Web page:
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Kenya asphaltic materials study. 78th Annual Meeting of Transportation Research Board, Washington D.C.,10 – 14 January 1999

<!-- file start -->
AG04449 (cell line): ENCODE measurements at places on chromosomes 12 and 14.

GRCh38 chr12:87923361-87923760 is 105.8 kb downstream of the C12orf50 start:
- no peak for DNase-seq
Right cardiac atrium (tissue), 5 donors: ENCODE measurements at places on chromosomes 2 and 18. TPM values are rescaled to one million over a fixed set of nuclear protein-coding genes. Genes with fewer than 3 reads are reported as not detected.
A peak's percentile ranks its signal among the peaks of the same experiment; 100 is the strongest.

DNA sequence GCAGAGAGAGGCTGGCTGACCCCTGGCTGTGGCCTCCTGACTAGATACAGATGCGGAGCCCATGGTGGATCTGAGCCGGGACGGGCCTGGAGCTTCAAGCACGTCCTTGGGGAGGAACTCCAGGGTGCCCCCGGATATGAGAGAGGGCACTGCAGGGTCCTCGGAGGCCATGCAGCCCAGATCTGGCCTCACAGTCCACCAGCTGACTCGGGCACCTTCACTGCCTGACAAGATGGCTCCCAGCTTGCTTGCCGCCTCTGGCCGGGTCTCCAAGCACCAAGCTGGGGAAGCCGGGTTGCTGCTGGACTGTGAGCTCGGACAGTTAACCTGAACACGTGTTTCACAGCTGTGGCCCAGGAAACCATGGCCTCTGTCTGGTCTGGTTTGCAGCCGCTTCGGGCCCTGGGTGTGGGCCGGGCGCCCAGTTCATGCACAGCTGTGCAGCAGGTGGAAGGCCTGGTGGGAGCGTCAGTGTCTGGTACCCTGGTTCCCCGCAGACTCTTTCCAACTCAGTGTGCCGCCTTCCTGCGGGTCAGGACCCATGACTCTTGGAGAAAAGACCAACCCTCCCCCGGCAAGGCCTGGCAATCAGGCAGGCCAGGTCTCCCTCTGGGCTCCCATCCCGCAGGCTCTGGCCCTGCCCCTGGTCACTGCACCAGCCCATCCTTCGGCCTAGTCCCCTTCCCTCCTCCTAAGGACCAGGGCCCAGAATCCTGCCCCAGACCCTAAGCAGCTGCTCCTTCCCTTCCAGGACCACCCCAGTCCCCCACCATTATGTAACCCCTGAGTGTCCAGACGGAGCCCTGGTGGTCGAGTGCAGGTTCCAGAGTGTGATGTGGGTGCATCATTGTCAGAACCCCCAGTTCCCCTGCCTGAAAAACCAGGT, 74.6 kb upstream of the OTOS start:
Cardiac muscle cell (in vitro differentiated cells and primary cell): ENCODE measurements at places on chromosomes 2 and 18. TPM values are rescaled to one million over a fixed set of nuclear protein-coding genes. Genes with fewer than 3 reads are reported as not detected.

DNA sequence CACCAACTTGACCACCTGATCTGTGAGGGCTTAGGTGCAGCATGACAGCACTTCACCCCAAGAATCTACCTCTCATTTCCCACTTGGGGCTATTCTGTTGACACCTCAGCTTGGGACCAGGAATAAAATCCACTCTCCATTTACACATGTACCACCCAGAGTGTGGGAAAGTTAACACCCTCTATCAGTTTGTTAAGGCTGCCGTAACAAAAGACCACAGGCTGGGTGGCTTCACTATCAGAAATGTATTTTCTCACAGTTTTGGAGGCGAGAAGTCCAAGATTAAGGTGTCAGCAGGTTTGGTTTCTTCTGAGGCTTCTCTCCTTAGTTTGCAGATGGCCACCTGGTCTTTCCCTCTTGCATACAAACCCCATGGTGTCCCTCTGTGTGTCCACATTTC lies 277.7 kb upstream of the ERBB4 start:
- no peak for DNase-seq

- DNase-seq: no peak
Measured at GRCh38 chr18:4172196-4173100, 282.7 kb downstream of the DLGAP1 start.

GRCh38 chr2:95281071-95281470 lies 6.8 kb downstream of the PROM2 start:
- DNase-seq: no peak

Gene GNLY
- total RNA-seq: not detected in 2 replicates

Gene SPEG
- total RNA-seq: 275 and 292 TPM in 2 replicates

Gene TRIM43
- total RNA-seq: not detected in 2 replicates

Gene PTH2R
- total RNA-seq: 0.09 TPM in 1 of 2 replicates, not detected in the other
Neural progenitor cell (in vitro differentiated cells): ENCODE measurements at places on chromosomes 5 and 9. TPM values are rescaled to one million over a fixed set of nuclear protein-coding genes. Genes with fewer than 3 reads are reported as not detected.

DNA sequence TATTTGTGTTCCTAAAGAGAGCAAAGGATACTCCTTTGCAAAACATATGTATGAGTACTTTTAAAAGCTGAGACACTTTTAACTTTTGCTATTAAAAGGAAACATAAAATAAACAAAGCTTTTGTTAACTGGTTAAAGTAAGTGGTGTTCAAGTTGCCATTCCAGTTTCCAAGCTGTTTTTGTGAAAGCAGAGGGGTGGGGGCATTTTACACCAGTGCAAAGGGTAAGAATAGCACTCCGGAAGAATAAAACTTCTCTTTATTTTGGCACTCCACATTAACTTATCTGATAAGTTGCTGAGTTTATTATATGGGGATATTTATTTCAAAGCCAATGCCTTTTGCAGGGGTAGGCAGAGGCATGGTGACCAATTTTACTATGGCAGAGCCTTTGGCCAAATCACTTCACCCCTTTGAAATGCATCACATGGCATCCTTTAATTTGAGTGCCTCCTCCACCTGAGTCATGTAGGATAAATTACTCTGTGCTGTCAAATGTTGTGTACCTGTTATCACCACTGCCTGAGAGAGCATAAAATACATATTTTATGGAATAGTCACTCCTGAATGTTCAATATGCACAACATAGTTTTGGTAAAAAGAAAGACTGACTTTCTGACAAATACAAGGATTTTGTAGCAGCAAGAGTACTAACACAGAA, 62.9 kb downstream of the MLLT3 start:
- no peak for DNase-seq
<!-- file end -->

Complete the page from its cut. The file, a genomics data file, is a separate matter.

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TITLE: by: Kenya asphaltic materials study J Wambura, J Maina and H Smith PA3438199 Transport Research Laboratory Crowthorne Berkshire RG45 6AU United Kingdom PA3438/99 WAMBURA,1, J MAINA and HSMITH (1999). Kenya asphaltic materials study. 78"'Annual Meeting'of Transportation Research Board. 10-14 Jan uarv 1999. Washington D.C. Wambura, Maina, Smith2 KElr-'vNYA ASPHALTIC MATERIALS STUDY 1. INTRODUCTION The Ministry of Public Works and Housing (MoPW&H) and the Transport Research Laboratory (TRL), with funding through the European Commission for Development, have carried out a study to identify the causes of premature cracking and, in particular, of plastic deformation in asphaltic hot mix surfacings in Kenya. Several newly constructed sites, particularly along the heavily trafficked corridor from the port of Mombasa to Malaba at the border with Uganda, have suffered severe plastic deformation in the asphalt concrete (AC) surfacing. This form of failure is particularly serious because once ruts become too deep for safe usage it is necessary to remove the deformed material before rehabilitation can be effected. 2. BACKGROUND In previous MoP W&H/TRL studies, in the 1970's and early 1980's, failures of asphaltic surfacings were nearly always associated with cracking which initiated at the surface of the layer. Mix design was based on 50 blows of the Marshall compaction hammer which gave a higher design asphalt content than would be obtained with 75 blow compaction, which is normally recommended for the design of surfacings for high traffic loading. Even with 'high' asphalt contents obtained with 50 blow compaction, 'top down' cracking often developed early in the life of the surfacings. This was shown to be related to severe hardening of the asphalt in the top few millimetres of the wearing courseffl and occurs even in dense mixes (2). Although annual unidirectional traffic loading was some 0.8x 106 equivalent standard axles (esa) and axle loads were frequently of 14 tonnes or more, cracking was the dominant form of failure and plastic deformation was confined to steep climbing lanes. 3. CONFIRMATION OF CAUSES OF CRACKING. Two of the heavily trafficked sites investigated in this study had suffered cracking which was typical of the behaviour of the earlier trials. On one site the cracking started within a few months of construction but after being sealed with a surfaced dressing it has now given good performance for more than ten years. However, the same AC deformed plastically where it was placed on a climbing lane. Significantly some 85 per cent of cores cut at the time of construction had VIM between 5 and 10 per cent and although 5 per cent is. rather low the values are largely in line with the recommendations of the Asphalt Institute. The AI recommends that to allow for secondary compaction under traffic, VIM at the time of construction may have to be of the order of 8 per (3) cent Cores taken from an area of cracking on a second climbing lane showed that cracks had started at the top of the layer. In this case, after many years of trafficking, VIM was of the order of 3.7 per cent. The cores were cut horizontally into sections to enable determination of the asphalt viscosity gradients in the cores. The data obtained is shown plotted in Figure 1. Severe hardening of the 2 Wamnbura, Maina, Smith3 asphalt, from typically 7.5 x 10 4poises immediately after construction to 1 0 7within about 2 years had occurred in the top few millimetres of the materials. This is typical of the results from the earlier studies in Kenya. Although the largest tensile strains under a loaded wheel will occur at the bottom of the AC layer, other tensile strains are induced at the surface as the road deflects transiently under a load. At certain times of the day thermal stresses can also generate tensile strains in the layer. The indications are that strains induced by very heavy wheel loads, or in combination with thermally induced strains, are large enough to cause the brittle surface of an age hardened mix to crack. 4. INVESTIGATION OF DEFORMED SECTIONS Plastic failure of an asphaltic surfacing occurs when heavy vehicles compact the material to a point where the air voids content in the mix is too low. At this stage the fines and asphalt matrix are carrying more of the imposed traffic stresses and start to reduce the stone to stone contact of the coarse aggregate particles which can result in a catastrophic reduction in mix stability and plastic (4) deformation A common specification for AC wearing courses was used on the heavily trafficked route from Mombasa to Malaba, which passes through a range of climatic zones. Minimum and maximum mean monthly temperatures range from 22 0C-30 0C at the coast and 80C- 180C in the highlands. The fact that traffic loading was similar on~most of the sites and that different material sources, plant and construction teams were involved at each site indicates that the underlying problem was associated with mix design. It was not possible to establish exactly why such a sudden change in the performance of AC surfacings has occurred in Kenya during the last few years. However, it is postulated that there has been a perceived requirement to improve the durability of wearing courses in Kenya. Many practising engineers had become aware of the frequent occurrence of cracking in AC wearing courses and it is possible that this knowledge had created a tendency to use asphalt contents at the high end of the currently permitted range. In addition, more aggressive loading resulting from changes in vehicle characteristics and tyres will have effectively increased the sensitivity of AC surfacings to changes in volumetric composition. 4.1 Possible traffic effects Commercial vehicles in Kenya are generally heavily overloaded, and this makes the task of designing satisfactory dense AC surfacings an exacting one. However, there are two factors which, it is suggested, may have contributed to the poor performance of recently laid AC surfacings; (a) An increase in multi axle vehicles with triple and even quadruple axle sets. The effect of multi axle sets is to increase loading times under individual vehicles, which would contribute to the deformation of susceptible surfacings. (b) Vehicle wheels, fitted with a cross-ply tyres tend to 'climb' out of a rut. This tends to make 3 Wambura, Maina, Smith4 the wheel path wider and spreads the loading. Radial-ply tyres, however, tend to run in the bottom of the rut (S) and therefore concentrate the wheel loads over a very narrow wheel path. A MoP W&H survey carried out in 1987 showed that on 200 vehicles, 58% of the outside wheels were fitted with biased (cross-ply) tyres and 42% with radial ply tyres. This is a higher percentage of radial-ply tyres than would have been found even a few years earlier and is likely to have increased since 1987. The survey also showed that tyre pressures were high with 1 0 per cent being in excess of 830 kPa (120 psi), with a maximum of 970 kPa (145 psi). The changes in vehicle characteristics, tire type and tire pressures are clearly placing ever increasing demands on road surfacing materials in Kenya. 4.2 Site and laboratory materials testing Core samples were cut from the wheel-paths of sections carrying the same traffic on similar vertical alignments but where the asphaltic surfacing was in different condition. The rut depth was measured at each coring location. The cores were used ,to determine mix composition, VIM by using the.'fRice' method( 6) and the penetration of asphalt recovered from each complete layer. Data obtained for the cores is plotted in Figure 2. The tests were necessarily made at a 'point in time' and no allowance could be made for the different number of esa's carried by the sections. Two results for the cores taken from the carriageway at Muguga have been highlighted on the Figure because, although the VIM values are very low, rutting is not yet severe. However, a rut of 24mmn depth had developed at an adjacent test point and the appearance of the surfacing suggests that extensive plastic deformation will develop in the near future. The results show a strong relationship between VIM and the magnitude of rut depth, or plastic deformation, for eleven sites''They support the generally held view(," 8) that if VIM is reduced to less than 3 per cent there will be a high risk of plastic deformation under heavy traffic. The relationship between values of VIM, Voids in the Mineral aggregate (VMIA) and the penetration of asphalt recovered from the complete layers in each core sample, are shown plotted in Figure 3. Two data points are highlighted because the asphalt contents of the two cores, at 3.9 and 4.4 per cent are very different to the remaining data set, for which asphalt contents ranged from 5.5 to 6.8 per cent. The effect of VIM on the rate of asphalt hardening is also illustrated in the Figure. Although there is scatter in the results, penetration values can be divided into two broad groups. Asphalt recovered from cores with VIM of less than 2 per cent, had penetration values between 51 and 92, whilst for VIM of more than 3 per cent corresponding values lie between 46 and 17. 4.3 Difficulties with mix design At present the Marshall test is used in many countries and it will be some time before other methods of mix design and performance testing, such as those recommended for use with the SUPERPAVE®0 4 Wamnbura, Maina, Smith 5 System( 9), become generally available. There are considerable difficulties in ensuring that an optimum mix design can be obtained for heavily trafficked roads when using the Marshall test. This is because of the need to select an appropriate number of blows of the compaction hammer. The AI recommends that the level of compaction to be used in the test should produce a mix density equivalent to that which will occur. after secondary compaction by traffic. Effectively this means that a core cut from an AC surfacing after secondary compaction by traffic should ideally have an air voids content of 4 per cent and not less than 3 per cent if plastic deformation is to be avoided. To achieve this the AI suggests that VIM may have to be as high as 8 per cent at the time of construction. Unfortunately, in tropical environments AC surfacings with such a high initial VIM will show premature deterioration through asphalt ageing. An important consideration is that although compaction will occur in the wheel paths, untrafficked areas will retain the high initial air void content, especially where wheel paths are narrow as a result of the growing use of radial ply tires. In addition, as the results of the present investigation indicate, the designer will not be able to predict the combined effects of the rate of asphalt hardening and the rate of secondary compaction. This will be particularly difficult where the geometry of the road changes frequently and, therefore, vehicle speeds, loading times and the rate of secondary compaction are variable. If the initial VIM is high and traffic loading is not severe, then the rate of reduction in VIM may be slow enough to allow asphalt hardening to take place. This may stiffen the mix sufficiently to prevent a potential reduction in VIM to less than the critical 3 per cent. Heavy and intense early trafficking is likely to reduce VIM rapidly and may prevent appreciable asphalt hardening. Mix stiffness may not then increase sufficiently to prevent a critical reduction in VIM. 4.4 Implications for mix design The results illustrate that AC wearing course materials can be very sensitive to changes in mix composition, and that it is essential to obtain the correct volumetric composition for the traffic loading,( 9" 0). This implies a high level of quality control and detailed knowledge of material behavior. There will be many occasions in many countries where this will not be a realistic expectation. In the absence of sufficient knowledge mix design will continue to be based on a maximum of 75 blow Marshall compaction, which may be inappropriate for the traffic loading. It is recommended that a more robust design procedure is used and that mixes which are less sensitive to errors in composition are adopted for severe loading conditions. It is further recommended that surface dressing is used to protect the asphaltic layer from premature cracking associated with age hardening. Wambura, Maina, Smith6 5. INTRODUCTION OF NEW MIX DESIGN PROCEDURE 5.1 Effect of compaction effort and aggregate grading Authorities in the Middle East have recommended the use of refusal compaction as representing the ultimate density after secondary compaction on severely loaded sites(]"). This involved using 500 blows of the Marshall compaction hammer to each face of the Marshall test briquette. Whilst it is considered that there is a need for reference to refusal compaction, the use of an electric vibratory hammer is preferred to extended Marshall compaction because; (a) It is a rapid process using an electric vibrating hammer of 750 watts output. (b) Because the compaction foot is of a smaller diameter (100mmn) than the mold a kneading action, which is more like the mode of compaction under a roller, is imparted to the sample. (c) The compaction method is relatively insensitive to temperature and layer thickness' 2 and is therefore a more robust laboratory test. (d) The method offers an effective procedure for aiding quality control in the field. (e) Materials containing particles larger than 25 mm, the maximum permitted in the Marshall test, can be accommodated. The vibrating hammer test method is outlined in Road Note 31(8) and is a slightly modified form of the procedure described in BS 598 (13). An important feature of the test is that below a critical asphalt content the VM1A for a given aggregate structure remains sensibly constant. This means that the refusal test can provide a reference density. A laboratory test programme was carried out to demonstrate the effect of different levels of compaction on the selection of a design asphalt content. Compaction levels used in the study included 50, 75, and 200 blow Marshall compaction in standard size molds, and vibrating hammer refusal compaction in 150mmn diameter split molds. It is generally accepted that the sensitivity of AC mixes is affected by the grading of the aggregate in the mix. If the grading follows the Fuller curve closely, it is usually so dense that there is very little room for asphalt and such a mix is both difficult to compact and very sensitive to errors in composition. The effect of VMA on the relationship between VIM and asphalt content for different aggregate mixes, when compacted to refusal density, is shown in Figure 4. It is clear from this Figure that if secondary compaction reduced the VIM of the wearing course Mix 1 to 3% VIM at refusal density then the mix would not be viable. This is because at 3 per cent VIM the permitted asphalt content would only be approximately 2.9 per cent and the mix would not be workable. In comparison, binder course mix 6 would retain 3 per cent VIM at refusal density at an asphalt content of approximately 4.7 per cent which should make the mix workable. To optimize mix properties for severe traffic loading aggregate gradings should be adjusted away from the Fuller curve. Recommendations provided by the Strategic Highway Research 6 Wambura, Maina, Smith7 Programme (9) can help to achieve this. 5.2 Compaction test results Results are presented in Figure 5 for four levels of compaction applied to a wearing course mix containing aggregate obtained in Kenya. The aggregate grading closely followed the Fuller curve and passed through the SUPERPAVE® restricted zone. At an asphalt content of 5.4 per cent VIM is reduced from 4 per cent to 1.5 per cent when Marshall compaction is increased from 50 to 200 blows. However, compaction to refusal density with the vibratory hammer reduced VIM to virtually zero. Clearly any underestimate of the degree of secondary compaction under traffic could easily result in this mix deforming plastically. Investigations of other gradings confirmed the general results presented in Figure 4 that acceptable results were most easily obtained with coarser aggregate gradings of the binder or road base types which fell below the SUPERPAVE®9 restricted zone. Figure 6 shows the relationship between VIM and asphalt content for three roadbase mixes which had a maximum particle size of 37.5mmn. The mix RB 1 had a fine grading above the restricted zone, the grading of RB2 went partly through the restricted zone and that of RB33 fell below the restricted zone. Mixes RB 1 and RB2 could be expected to be laid at asphalt contents which would allow them to be workable and to retain 3 per cent VIM after secondary compaction. 6. DETERMINATION OF MIX PROPERTIES 6.1 Tests to determine mix properties Ensuring that the composition of a mix is correct and that the VIM value will not fall below 3 per cent on severely loaded sites is a vital part of the design process. However, the degree of aggregate interlock and friction between particles has an important bearing on the resistance to shear failure of an asphaltic mix. Uncrushed rounded gravel could meet the minimum VIM requirement when compacted to refusal in a mold, but aggregate interlock may not be sufficient to prevent shear failure under heavy traffic. Additional tests are therefore required to determine the likely performance of asphaltic surfacings under heavy traffic( 9). To demonstrate this approach, a wearing course and two binder course mixes were manufactured in the laboratory and subjected to performance tests. A wearing course mix, WC, and a binder course mix BC2 had aggregate gradings which fell below the SUPERPAVE®0 restricted zone. A second binder course material, BC 1, had a considerably finer grading which passed through the upper part of the restricted zone. Mixes were made with 80/1 00 penetration asphalt and aggregates which were typical of materials produced in Kenya. The mixes were compacted in slabs by a roller compactor and six cores were then cut from each slab and subjected to the following tests; (a) Density measurements. (b) Creep and mix stiffness modulus. 7 (c) Wyheel tracking at temperatures of 450C and 60 0C. (d) Refusal density. Creep and stiffness moduli were determined in a Nottingham Asphalt Tester j4, J5). The refusal density of each material was also determined. A summary of the general test conditions are given in Table 1. TABLE 1 General test conditions for measuring indirect tensile stiffness modulus of asphalt mixtures, Nominal Width of Nominal depth Rise Target peak Pulse Deformation specimen loading of concave time horizontal repetition measurements diameter face segment deformation period (m-m) (mm) (num) (S) (mm) (S) Better than 1 micron 150 19±1 0.6 l24ins 0.0075 3. 0±0.1Is over the range ± 00 ±4ms microns 6.2 Results of tests to determine mix properties The test results for determinations of the physical properties of the cores, including VIM, VMA, Voids Filled with Asphalt (VFA) at roller and refusal densities, are summarized in Table 2. TABLE 2 Details of cores cut from roller compacted samples Mix No. and Asphalt content Mean values for six cores from each mix Percent of refusal density VIM VMA VFA (%) (%) (%) Values at refusal density VIM VFA (%) (%)~~~~~ 4.1 94.7 4.9 94.7 5.4 95.8 3.4 97.2 4.0 97.2 5.1 98.9 3.2 96.7 4.0 95.5 7.6 16.4 54 3.3 7.0 16.2 56.8 4.3 15.9 73.0 6.1 13.6 55 4.3 3.9 0.8 12.8 70 1.5 12.4 94 0.0 7.0 13.9 50 5.2 6.8 14.2 52.1 5.1 96.4 ~4.2 14.8 71.6 0.6 9 . WC BC1I 'BC2 1.8 0.1 72.0 84.4 98.9 61.3 85.5 100 53.0 76.7 2.4 Wnmhiiri M2im Rmith 8 5. 1 96.4 94.9 Wambura. Mama. Smith 9 It is recommended that mix density after compaction in the field should give a mean value of 95 per cent of refusal density and that no individual reading should be less than 93 per cent( 8). Roller compacted cores had densities which were close to or more than 95 per cent of refusal density. To retain 3 per cent VIM at refusal density the wearing course mix WC would have to be made with approximately 4 per cent asphalt. Workability may be poor with this asphalt content and variations within normal plant tolerances could have a dramatic effect on the final characteristics of the mix. Binder course mix BC2, with an aggregate grading which fell below the SUPERPAVE® restricted zone, was the least sensitive to change in asphalt content. However, very close control of the upper tolerance limit would have to be applied during manufacture. The results of the performance tests are summarized in Table 3. TABLE 3 Results of tests to determine mix properties .Mix Indirect Tensile Wheel Mix No. Stiffness 'Stiffness and Modulus Modulus Asphalt content 30 0C 20 0C 300C 45 0C (%) WC 4.1 (Mi~a) (MPa) 4.8 1160 460 Rut depth (mmr) tracking tests 60 0C Rate (mm/h) Rut depth (mm) 1.3 0.6 1.1 1.1 4.9 5.4 BC1 3.4 4.0 5.1. BC2 3.2 4.0 5.1 For sites in the UK: Heavily stressed Very heavily stressed 1.5 0.6 4.2 2.5 1.4 0.3 2.9 7.0 5.8 1750 710 1440 550 1.7 0.9 0.0 1.1 0.7 1.1 0.5 2.1 1.0 2.5 1.7 3.4 1.4 1.4 2.0 1.0 1.2 0.7 2.5 0.9 1.2 1.7 0.5 1.9 1.1 4-5 (min.) 4 (max.) 2 7 (max.) 5 The test mixes gave good results in relation to UK requirements for 'heavy' and 'very heavily' stressed sites. At approximately the notional design asphalt contents for each material, the mix stiffness moduli and indirect tensile stiffness moduli of the binder course mixes were superior to those of the wearing course mix. Wheel tracking rates at 600 C were acceptable for all the mixes. It would of course be necessary to develop appropriate design limits for local conditions, rather than to adopt the UK recommendations. Rate (m-m/h) 9 Wambura. Maina. Smith Wmhiira Mama. Smith 10 7. RECOMMENDED MIX DESIGN PROCEDURE The following mix design procedure is recommended for the design of AC surfacing materials for heavily loaded sites, and where equipment for design is limited. Mixes which are most likely to be satisfactory will be of the binder course or road base types. If the maximum particle size is 25mmn or less the Marshall design procedure, using 75 blow compaction on each face, should be completed first to ensure the normal design parameters can be met. This, together with past experience, may be sufficient to indicate that the aggregate being used is satisfactory in terms of having good particle interlock. Gradings above and below the SUPERPAVE ® restricted zone should be used initially, but the available aggregate sizes may limit this choice. Use of large maximum sized particles preclude the use of the Marshall test and a modified grading should be used to give only a general indication of aggregate suitability. After the Marshall optimum binder content has been determined( 3), samples are made with asphalt contents starting at the optimum and decreasing in 0.5 per cent increments. These samples are then subject to vibratory compaction to establish the asphalt content at which 3 per cent VIM is retained at refusal density. A judgement will have to be made as to whether or not the mix which gives 3 per cent VIM at refusal density would be workable. If there is any doubt about this alternative gradings, with increasing VMA, should be tested until a viable mix is identified. The testing of the design mixes in pre-construction field trials is extremely important. At least three trial lengths should be constructed with asphalt contents at the laboratory optimum for refusal density (3 per cent VIM) and at 0.5 per cent above and below the optimum. The trials should be used to; (a) Determine the rolling pattern required to obtain a satisfactory density. (b) Establish that the mix has satisfactory workability to allow a mean of at least 95 per cent and an absolute minimum of 93 per cent of refusal density to be achieved after rolling. (c) Obtain 150 mm diameter cores so that the refusal density can be re-determined. After measuring the density of cores cut from the trials they should be subjected to refusal compaction. This is important because the road rollers may have produced a different particle orientation compared to that produced in the laboratory tests. The cores are heated in the compaction mold and compacted to refusal so that the maximum binder content which allows 3 per cent VIM to be retained at refusal density can be confirmed. This is simplified by the fact that samples compacted to refusal density will have sensibly constant values of VMA over a range of asphalt contents, before the aggregate structure begins to become 'over-filled' and VMA increases. If necessary further adjustments to the design grading should be made and retested in field trials. 10 Wnmhiiri- M2ini-,qmith Wambura. Mama. Smith II 8. IMPLICATION OF REFUSAL DENSITY DESIGN ON MIX DURABILITY It has been shown that asphaltic surfacings must retain a minimum of 3 per cent VIM after trafficking to prevent plastic deformation. On severely loaded sites in tropical environments the final density of the surfacing is likely to be very close to refusal density. With a target level of compaction of 95 per cent of refusal density this implies that the air voids content of the surfacing material after compaction by road rollers may be in the region of 8 per cent (see AI MS2, 6th Edition). At this air voids content the surfacing will be very vulnerable to oxidation and ingress of water. Also whilst material in the wheel paths will be compacted by traffic other areas will tend to retain high air void contents. It is therefore essential that the surfacing is sealed at the time of construction. The best method of preventing age hardening at the surface of a hot mix asphaltic layer is to apply a surface dressing at, or soon after, the time of construction. Although a single seal will give beneficial results, a double seal should ensure a long maintenance-free service-life. Such a layer has several beneficial characteristics: (a) Only conventional materials and construction methods are involved. (b) The method is relatively inexpensive and allows the use of deformation resistant binder course materials which are cheaper and more easily manufactured than dense AC wearing courses. (c) The dressing inhibits asphalt hardening in the underlying hot mix layer by providing a very thick film of asphalt at the road surface. (d) The dressing is very durable, flexible and resistant to cracking. (e) The dressing will provide good texture for improved skid resistance. An alternative surfacing is a 'Cape seal' which consists of a slurry seal placed on a single surface dressing. However, because the composition of a slurry seal is similar to AC, it is similarly prone to asphalt hardening and must be designed with great care if a durable and textured surface is to be obtained. Warnbura. Maina. Smith 11 Wamnbura. Maina. Smith 1 9. CONCLUSIONS 1. Asphaltic surfacings recently constructed in Kenya have been very prone to plastic deformation. Large percentages of the materials laid on several sites have had air void contents, at the time of construction, which were too low to allow for secondary compaction under traffic. This has resulted in the surfacings in the wheel-paths becoming overfilled with asphalt and then deforming plastically. 2. There is considerable evidence to suggest that asphaltic wearing courses on heavily trafficked roads in Kenya must be designed to retain a minimum of 3 per cent VIM after secondary compaction by traffic. This is in agreement with the results of work carried out elsewhere by TRL, and the recommendations of the Asphalt Institute. 3. It is probable that recent changes in vehicle characteristics, and the increasing use of radial ply tires, have produced a more aggressive loading regime which has played a significant part in the failure of asphaltic surfacings through plastic deformation. 4. In order to allow for severe secondary compaction at the mix design stage it is necessary to increase the level of compaction used in the design process. The results have shown that compaction to refusal can provide a reliable reference density against which the ultimate characteristics of the mix can be compared. 5. A new test procedure, using an electric vibrating hammer, has been described. This procedure will ensure that the volumetric design of mixes which must be resistant to plastic deformation under severe traffic loading conditions can be successfully carried out. 6. Whilst performance testing of design mixes is the ultimate goal, the proposed methodology and inexpensive equipment should help to prevent many premature surfacing failures in emerging countries where only the basic Marshall test equipment is available. 7. Asphaltic mixes designed for severe traffic loading conditions in tropical climates must be sealed to prevent premature 'top down' cracking associated with age hardening of the asphalt in the surface of the layer. 10. ACKNOWLEDGMENTS The authors would like to thank the Permanent Secretary of the Ministry of Public Works and Housing, Republic of Kenya, and the Chief Executive of the Transport Research Laboratory, United Kingdom, for their permission to publish this paper. The authors would also like to thank Mr J Ngige of the MoPW&H and Mr A C Edwards of TRL, who carried out much of the laboratory work. 11 REFERENCES 1. ROLT, J, H R SMITH and C R JONES (1986). The design and performance of bitumninous overlays in tropical environments. Proc. 2nd Int. Conf. on the Bearing Capacity of Roads and Airfields. Plymouth, UK. 2. SMITH, H R, J ROLT and J H G WAMBURA (1 990). The durability of bituminous overlays and wearing courses in tropical environments. Proc. 3rd Int. Conif on the Bearing Capacity of Roads and Airfields. The Norwegian Institute of Technology, Trondheim, Norway. 12 Wambura. Mama. Smith 13 3. ASPHALT INSTITUTE. Mix design methods for asphalt concrete and other hot-mix types. Manual Series No. 2 (MS-2) Sixth Edition. The Asphalt Institute, Lexington, Kentucky. 4. COOPER, K E, S F BROWN and G R POOLEY (1 985). The design of aggregate gradings for asphalt basecourse. Proc. of the Association of Asphalt Paving Technologists, Vol. 54 (1985), pp324-346. 5. GILLESPIE, T D, S M KARAMIHAS, M W SAYERS, M A NASIM, W HANSEN and N EHSAN (1993). TRANSPORTATION RESEARCH BOARD, Report 353. Effects of Heavy- Vehicle Characteristics on Pavement Response and Performance. National Research Council, Washington, D. C. 6. AMERICAN SOCIETY FOR TESTING AND MATERIALS (1991). ANNUAL Book of ASTM STANDARDS, Vol. 4.03 PHILADELPHIA: ASTM D:2041. Theoretical maximum specific gravity of bituminous paving mixtures. 7. ASPHALT INSTITUTE (1988). Mix design methods for asphalt concrete and other hot-mix types. Manual Series No. 2 (MS-2). The Asphalt Institute, Lexington, Kentucky. 8. TRANSPORT RESEARCH LABORATORY (1 993). Overseas Road Note 3 1, Fourth Edition. A guide to the structural design of bitumen-surfaced roads in tropical and sub-tropical countries. Overseas Centre Transport Research Laboratory, Crowthome, Berkshire, United Kingdom. 9. COMINSKY, R (1994). The SUPERPAVE Mix Design Manual for New Construction and Overlays. Strategic Highway Research Program. SHRP-A-407. National Research Council. Washington DC. 1 0. ASPHALT INSTITUTE (1 996). Superpave Mix Design. Superpave series No. 2 (SP-2). The Asphalt Institute, Lexington, Kentucky. 1 1. HALCROW (1980). Desert roads manual. (Sir William Halcrow & Partners). 12. POWELL, W D and D LEECH (1982). Standards for compaction of dens~e roadbase macadam. TR-RL Supplementary Report SR 717. Transport and Road Research Laboratory, Crowthorne. 13. BSI (1989). Sampling and examination of bituminous mixtures for roads and other paved areas. BS 598:Part 104 (1989) Methods of test for the determination of density and compaction. (British Standards Institution). 14. BSI (1993). Determination of the indirect tensile stiffniess modulus of bituminous mixtures. Draft for Development. DD 213:1993. (British Standards Institution). 15. BSI (1 995). Sampling and examination of bituminous mixtures for roads and other paved areas. Part Ill. Method for determination of resistance to permanent deformation of bituminous mixtures subject to unconfined uniaxial loading. (British Standards Institution). Wambura. Maina. Smith 13 Wambura- Maina. Smith 5 10 15 Mean depth (mm) Figure 1 Viscosity of bitumen recovered from AC at Kangocho 0 2 4 6 8 vim (%) Figure 2 Relationship between VIM and rut depth 7.5 14 ai) U) .0AU. 'I) ('D (0 -) 7.0 k- 6.5 k- 6. 0 - These cores were cut from a steep climbing lane - cracking, no deformation A 2~~~~~~~~~~~~~~~~2 ..~~- Typical trend line(2 Typical value immediately after construction = 4.8 (log poise) A 5.5 0 20 40 35 30 -g~25E n 20 :315 10 5 0 -LIMURU-MUGUGA - 10 ---------- ---------- ---------- ----~ ~ ---- ---------- 7 --~ ~ --~ -- 1 ------ ---- .~ ---- ------ ------ Wambura. Maina, Smith (3.9%) -Bitumen (4.4%) Content 17 -Bitumen a Penetration 17 235a 31 - .(39%)-E 21 28 36 m -34 -----m- -- a 38 46 m (4.4%) 41 - --- -- - 26-a 78 57 9 69u* 76 519. 55p *.f IN a- 12 14 16 18 20 VMA (%) Figure 3 Relationship between VIM and VMA in core samples 22 3 3.5 4 4.5 . 5 5. Bitumen content (%) Figure 4 Vibratory hammer compaction of mixes using UK aggregate 10 8 1s 6 4 5O 2 "I1U i10 9- 8 7- 6- 3 2 1 0-2.5 Wambura. Mama. Smith 16 3 3.5 4 4.5 5 ' 5.5 6 6.5 7 7.5 Bitumen content (%) Figure 5 Relationship between bitumen content and VIM for different levels of compaction of wearing course mix 8 6 5; 3 2 02.5 3 3.5 4 4.5 Bitumen content (%) Figure 6 Relationship between bitumen content and VIM for refusal compaction of roadbase mixes 6 5 4 5: 2 0 Wambura- Maina- Smith 16